How technology can help agricultural industry adapt to 'new era of farming'

Experts showcased new technology which could help farmers at the James Hutton Institute near Dundee.

Environmental researchers have warned that the agricultural industry needs to adapt to “a new era of farming.”

The James Hutton Institute near Dundee has hosted its latest annual event ‘Arable Scotland’, aimed at showing how technology can help farmers.

Among the demonstrations included an autonomous tractor, able to plough fields without the need of a driver, allowing farmers to monitor the device remotely.

Autonomous tractors can be controlled by farmers remotely

“It uses the latest GPS technology to automatically do all of the operations any normal tractor would do in this field area,” said Euan Caldwell, Head of Farming at the James Hutton Institute.

“There’s also a fantastic opportunity here to work longer, later hours.

“Possibly 24 hours a day, picking and making best use of the small windows we often get to do some of our field operations.”

The event was part of a drive to make the farming sector more resilient to climate change.

“We recognise farming is already having to change and adapt,” said Alison Karley, an agroecologist at the centre.

Agroecologist Alison Karley

“But there are new things on the horizon, we must think ahead to what the future holds and what we can do to make arable farming resilient to those changes.

“Our farming future is entering a new era, with a variety of factors changing the outlook of the arable sector.

“Agriculture is already having to cope with climatic shifts, while at the same time trying to reduce its environmental impact, its contributions to further climate change, and still turning a profit.”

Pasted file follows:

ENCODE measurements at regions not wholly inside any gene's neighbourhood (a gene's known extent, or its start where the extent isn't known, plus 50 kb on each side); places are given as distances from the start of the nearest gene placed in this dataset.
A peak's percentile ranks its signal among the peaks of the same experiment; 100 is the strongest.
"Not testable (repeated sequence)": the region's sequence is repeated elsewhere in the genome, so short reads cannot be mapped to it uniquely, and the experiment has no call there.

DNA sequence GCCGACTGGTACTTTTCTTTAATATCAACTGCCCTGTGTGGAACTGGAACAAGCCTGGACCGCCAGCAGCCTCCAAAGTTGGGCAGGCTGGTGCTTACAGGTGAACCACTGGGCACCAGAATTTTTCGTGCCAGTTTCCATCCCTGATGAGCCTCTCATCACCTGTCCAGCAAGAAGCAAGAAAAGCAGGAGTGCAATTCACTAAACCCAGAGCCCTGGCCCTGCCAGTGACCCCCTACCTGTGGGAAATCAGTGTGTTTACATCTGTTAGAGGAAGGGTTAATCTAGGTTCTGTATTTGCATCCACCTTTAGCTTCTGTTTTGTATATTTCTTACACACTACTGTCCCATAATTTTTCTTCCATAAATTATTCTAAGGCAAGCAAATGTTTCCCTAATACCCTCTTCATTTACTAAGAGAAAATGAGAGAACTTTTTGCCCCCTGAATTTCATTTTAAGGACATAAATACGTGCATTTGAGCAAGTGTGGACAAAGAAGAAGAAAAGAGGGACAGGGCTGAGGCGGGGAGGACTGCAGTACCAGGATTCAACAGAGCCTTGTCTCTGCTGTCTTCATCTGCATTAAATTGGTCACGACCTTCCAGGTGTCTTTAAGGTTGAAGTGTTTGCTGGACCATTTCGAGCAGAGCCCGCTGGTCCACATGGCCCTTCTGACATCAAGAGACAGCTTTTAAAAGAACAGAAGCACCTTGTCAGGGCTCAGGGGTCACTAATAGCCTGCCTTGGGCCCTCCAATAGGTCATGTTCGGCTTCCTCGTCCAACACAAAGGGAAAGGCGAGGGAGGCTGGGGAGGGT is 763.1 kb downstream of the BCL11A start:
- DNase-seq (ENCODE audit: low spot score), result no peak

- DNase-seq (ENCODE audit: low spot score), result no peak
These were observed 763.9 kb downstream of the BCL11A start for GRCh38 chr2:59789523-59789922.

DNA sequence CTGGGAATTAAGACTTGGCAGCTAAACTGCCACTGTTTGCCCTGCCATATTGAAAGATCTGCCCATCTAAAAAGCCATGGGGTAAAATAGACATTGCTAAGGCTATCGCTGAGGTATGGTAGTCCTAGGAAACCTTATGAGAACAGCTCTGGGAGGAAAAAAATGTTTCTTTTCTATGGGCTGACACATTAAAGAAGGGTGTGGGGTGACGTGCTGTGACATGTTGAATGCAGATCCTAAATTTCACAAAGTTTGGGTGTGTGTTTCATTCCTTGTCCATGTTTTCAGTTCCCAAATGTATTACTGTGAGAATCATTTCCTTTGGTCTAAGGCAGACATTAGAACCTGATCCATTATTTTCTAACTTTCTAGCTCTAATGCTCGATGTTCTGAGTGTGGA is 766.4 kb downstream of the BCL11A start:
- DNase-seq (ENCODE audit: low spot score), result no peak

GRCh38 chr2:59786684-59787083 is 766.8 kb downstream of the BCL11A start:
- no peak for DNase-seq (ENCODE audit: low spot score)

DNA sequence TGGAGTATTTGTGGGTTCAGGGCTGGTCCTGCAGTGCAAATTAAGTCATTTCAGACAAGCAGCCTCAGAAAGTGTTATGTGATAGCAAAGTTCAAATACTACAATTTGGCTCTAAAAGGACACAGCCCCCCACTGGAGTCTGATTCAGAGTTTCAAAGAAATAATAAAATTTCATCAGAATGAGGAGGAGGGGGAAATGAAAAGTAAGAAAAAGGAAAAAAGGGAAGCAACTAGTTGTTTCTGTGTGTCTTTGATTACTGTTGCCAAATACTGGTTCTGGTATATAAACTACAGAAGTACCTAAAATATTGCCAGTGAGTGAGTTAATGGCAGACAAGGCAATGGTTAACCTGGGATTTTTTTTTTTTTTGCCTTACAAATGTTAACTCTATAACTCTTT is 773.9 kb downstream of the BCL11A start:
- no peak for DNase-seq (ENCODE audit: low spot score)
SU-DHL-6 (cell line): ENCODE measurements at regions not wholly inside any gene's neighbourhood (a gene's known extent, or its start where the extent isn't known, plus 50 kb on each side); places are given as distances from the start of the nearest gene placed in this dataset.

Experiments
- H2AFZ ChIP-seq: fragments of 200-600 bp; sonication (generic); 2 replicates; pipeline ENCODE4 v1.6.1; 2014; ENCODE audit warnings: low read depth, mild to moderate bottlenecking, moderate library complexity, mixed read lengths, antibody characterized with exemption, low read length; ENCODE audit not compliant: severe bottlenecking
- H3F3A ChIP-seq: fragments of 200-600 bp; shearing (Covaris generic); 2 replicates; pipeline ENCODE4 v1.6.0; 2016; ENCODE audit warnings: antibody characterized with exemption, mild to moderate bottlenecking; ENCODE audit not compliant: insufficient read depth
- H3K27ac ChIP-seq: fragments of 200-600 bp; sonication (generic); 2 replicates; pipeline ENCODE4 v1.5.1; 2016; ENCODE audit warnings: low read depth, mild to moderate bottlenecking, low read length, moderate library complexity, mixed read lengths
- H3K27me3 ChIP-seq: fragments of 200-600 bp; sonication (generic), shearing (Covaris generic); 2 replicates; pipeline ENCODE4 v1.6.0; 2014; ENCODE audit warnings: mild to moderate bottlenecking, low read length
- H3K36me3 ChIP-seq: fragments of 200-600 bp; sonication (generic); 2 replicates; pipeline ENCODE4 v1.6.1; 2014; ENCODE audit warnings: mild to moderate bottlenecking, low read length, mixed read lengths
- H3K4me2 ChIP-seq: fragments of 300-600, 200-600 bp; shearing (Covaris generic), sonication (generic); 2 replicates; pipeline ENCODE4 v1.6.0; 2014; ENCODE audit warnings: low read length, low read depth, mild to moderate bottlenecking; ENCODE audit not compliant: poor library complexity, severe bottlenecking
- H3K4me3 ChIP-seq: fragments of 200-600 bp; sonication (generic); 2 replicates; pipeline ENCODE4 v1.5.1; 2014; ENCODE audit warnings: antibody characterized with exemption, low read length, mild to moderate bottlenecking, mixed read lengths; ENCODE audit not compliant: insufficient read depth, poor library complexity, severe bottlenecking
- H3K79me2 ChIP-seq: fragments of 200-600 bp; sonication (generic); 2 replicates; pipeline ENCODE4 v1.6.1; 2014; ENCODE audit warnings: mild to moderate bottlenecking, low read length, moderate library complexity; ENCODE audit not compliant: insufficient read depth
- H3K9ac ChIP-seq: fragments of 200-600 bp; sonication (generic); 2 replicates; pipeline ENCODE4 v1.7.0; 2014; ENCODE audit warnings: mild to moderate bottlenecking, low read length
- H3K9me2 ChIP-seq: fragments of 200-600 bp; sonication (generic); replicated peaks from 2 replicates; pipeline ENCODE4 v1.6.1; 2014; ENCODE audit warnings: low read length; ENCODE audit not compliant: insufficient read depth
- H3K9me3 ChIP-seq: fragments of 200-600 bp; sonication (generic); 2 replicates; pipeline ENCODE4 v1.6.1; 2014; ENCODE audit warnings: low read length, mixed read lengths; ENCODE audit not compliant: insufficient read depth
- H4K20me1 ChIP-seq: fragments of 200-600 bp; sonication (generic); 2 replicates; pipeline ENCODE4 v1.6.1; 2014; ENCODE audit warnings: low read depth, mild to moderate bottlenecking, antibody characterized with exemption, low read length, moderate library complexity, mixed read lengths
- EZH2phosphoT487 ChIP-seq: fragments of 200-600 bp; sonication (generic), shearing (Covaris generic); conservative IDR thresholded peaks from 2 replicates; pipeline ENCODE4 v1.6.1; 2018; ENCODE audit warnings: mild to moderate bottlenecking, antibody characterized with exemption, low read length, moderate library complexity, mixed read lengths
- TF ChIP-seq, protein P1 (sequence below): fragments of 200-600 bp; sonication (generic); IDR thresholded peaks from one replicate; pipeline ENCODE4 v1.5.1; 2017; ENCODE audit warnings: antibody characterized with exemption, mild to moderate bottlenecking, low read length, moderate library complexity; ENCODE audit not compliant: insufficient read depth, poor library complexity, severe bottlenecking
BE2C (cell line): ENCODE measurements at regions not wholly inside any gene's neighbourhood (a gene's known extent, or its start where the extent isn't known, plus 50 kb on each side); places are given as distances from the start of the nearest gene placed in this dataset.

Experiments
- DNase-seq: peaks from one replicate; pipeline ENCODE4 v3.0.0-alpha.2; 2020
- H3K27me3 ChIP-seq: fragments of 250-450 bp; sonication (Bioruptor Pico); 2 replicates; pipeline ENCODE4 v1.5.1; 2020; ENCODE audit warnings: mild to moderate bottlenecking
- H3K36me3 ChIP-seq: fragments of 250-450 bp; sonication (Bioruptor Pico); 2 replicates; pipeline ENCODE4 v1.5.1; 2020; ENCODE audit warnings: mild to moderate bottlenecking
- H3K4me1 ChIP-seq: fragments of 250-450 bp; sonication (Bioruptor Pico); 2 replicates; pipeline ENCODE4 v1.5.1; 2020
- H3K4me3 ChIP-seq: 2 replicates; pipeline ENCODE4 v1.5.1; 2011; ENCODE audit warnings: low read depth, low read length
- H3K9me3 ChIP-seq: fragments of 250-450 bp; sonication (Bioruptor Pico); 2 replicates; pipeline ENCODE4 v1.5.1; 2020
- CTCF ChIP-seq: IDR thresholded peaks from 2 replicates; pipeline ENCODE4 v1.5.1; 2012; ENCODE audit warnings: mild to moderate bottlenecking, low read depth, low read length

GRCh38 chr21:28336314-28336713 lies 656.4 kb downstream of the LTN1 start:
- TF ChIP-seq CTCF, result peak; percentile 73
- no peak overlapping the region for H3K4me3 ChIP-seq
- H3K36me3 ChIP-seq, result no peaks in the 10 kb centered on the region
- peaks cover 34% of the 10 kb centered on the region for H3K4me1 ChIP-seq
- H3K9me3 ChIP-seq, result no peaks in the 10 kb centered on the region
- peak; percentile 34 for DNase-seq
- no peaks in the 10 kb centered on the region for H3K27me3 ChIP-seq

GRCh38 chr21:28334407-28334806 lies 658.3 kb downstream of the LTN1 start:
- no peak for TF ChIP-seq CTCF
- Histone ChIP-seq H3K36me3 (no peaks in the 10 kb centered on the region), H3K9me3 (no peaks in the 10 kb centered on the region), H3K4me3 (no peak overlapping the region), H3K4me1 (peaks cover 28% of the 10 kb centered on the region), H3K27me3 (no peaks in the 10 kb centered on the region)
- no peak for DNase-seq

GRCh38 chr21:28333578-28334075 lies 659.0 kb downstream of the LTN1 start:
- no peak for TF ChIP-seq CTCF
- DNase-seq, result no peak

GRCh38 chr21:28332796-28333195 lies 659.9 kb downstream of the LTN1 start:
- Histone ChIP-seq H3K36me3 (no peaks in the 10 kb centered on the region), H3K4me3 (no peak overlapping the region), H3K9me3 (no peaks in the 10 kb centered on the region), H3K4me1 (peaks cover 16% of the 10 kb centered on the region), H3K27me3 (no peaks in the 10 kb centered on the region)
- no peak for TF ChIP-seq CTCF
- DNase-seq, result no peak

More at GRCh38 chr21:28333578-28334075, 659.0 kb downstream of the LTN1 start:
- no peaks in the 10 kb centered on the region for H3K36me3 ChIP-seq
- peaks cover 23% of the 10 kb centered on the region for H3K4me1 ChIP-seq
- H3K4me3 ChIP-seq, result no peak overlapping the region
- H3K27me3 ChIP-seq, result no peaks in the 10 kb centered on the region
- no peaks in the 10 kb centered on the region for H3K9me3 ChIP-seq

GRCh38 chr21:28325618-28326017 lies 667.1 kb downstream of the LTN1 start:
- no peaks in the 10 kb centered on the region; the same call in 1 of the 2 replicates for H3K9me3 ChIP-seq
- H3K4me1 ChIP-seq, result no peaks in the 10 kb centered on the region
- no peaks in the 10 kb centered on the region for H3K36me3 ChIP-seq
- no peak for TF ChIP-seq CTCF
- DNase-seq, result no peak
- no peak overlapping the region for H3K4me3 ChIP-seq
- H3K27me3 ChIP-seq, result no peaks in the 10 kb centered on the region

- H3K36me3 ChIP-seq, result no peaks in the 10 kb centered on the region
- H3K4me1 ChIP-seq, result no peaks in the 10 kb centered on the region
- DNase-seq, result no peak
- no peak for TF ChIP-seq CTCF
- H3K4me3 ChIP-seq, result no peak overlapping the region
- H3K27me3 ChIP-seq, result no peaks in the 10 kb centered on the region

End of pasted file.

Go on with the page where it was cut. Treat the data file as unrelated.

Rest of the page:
With new inventions, often comes new costs for farmers to try and meet.

“We have a huge range of technologies which are here, some are certainly out of reach of my pocket but great things that people can implement,” said Elizabeth Massie, a farmer from East Lothian.

“For example the crop plots behind us, diverse cover crops, just looking at what is possible in Scotland.”

New technology designed to help aid farmers amid climate challenges

In a bid to attract people who are unable to attend the event in person, researchers have turned the event’s farm into a virtual simulation, allowing people to find out about various farming practices through the medium of gaming.

“With field events like this it’s great to get people on site but we can only get around a couple hundred people at a time,” Andrew Christie, an Agronomist at the James Hutton Institute

“The idea of a simulator with a virtual environment, the research farm is on a map as a digital twin.

“We can get our research outcomes communicated to a wider audience. We’re taking Balruddery farm to the rest of the world.”

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